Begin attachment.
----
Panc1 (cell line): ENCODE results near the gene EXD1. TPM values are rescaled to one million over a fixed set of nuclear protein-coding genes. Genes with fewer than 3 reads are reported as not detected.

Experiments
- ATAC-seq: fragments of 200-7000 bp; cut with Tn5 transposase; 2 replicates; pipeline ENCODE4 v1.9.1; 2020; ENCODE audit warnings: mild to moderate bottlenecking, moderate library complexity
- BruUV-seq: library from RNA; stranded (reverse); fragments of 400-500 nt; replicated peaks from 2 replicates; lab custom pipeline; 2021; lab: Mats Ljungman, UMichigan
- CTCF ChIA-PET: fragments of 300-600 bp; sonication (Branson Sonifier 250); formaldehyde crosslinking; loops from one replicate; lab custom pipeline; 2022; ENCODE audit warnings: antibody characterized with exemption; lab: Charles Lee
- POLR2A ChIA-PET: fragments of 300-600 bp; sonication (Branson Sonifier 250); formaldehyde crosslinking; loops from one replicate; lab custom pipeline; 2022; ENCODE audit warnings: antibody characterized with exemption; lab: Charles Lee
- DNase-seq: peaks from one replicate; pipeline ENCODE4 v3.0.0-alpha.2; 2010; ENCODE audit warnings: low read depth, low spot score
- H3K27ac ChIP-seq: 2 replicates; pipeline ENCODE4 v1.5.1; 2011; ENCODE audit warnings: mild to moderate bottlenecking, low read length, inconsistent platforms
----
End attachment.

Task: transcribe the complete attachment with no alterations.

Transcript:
Panc1 (cell line): ENCODE results near the gene EXD1. TPM values are rescaled to one million over a fixed set of nuclear protein-coding genes. Genes with fewer than 3 reads are reported as not detected.

Experiments
- ATAC-seq: fragments of 200-7000 bp; cut with Tn5 transposase; 2 replicates; pipeline ENCODE4 v1.9.1; 2020; ENCODE audit warnings: mild to moderate bottlenecking, moderate library complexity
- BruUV-seq: library from RNA; stranded (reverse); fragments of 400-500 nt; replicated peaks from 2 replicates; lab custom pipeline; 2021; lab: Mats Ljungman, UMichigan
- CTCF ChIA-PET: fragments of 300-600 bp; sonication (Branson Sonifier 250); formaldehyde crosslinking; loops from one replicate; lab custom pipeline; 2022; ENCODE audit warnings: antibody characterized with exemption; lab: Charles Lee
- POLR2A ChIA-PET: fragments of 300-600 bp; sonication (Branson Sonifier 250); formaldehyde crosslinking; loops from one replicate; lab custom pipeline; 2022; ENCODE audit warnings: antibody characterized with exemption; lab: Charles Lee
- DNase-seq: peaks from one replicate; pipeline ENCODE4 v3.0.0-alpha.2; 2010; ENCODE audit warnings: low read depth, low spot score
- H3K27ac ChIP-seq: 2 replicates; pipeline ENCODE4 v1.5.1; 2011; ENCODE audit warnings: mild to moderate bottlenecking, low read length, inconsistent platforms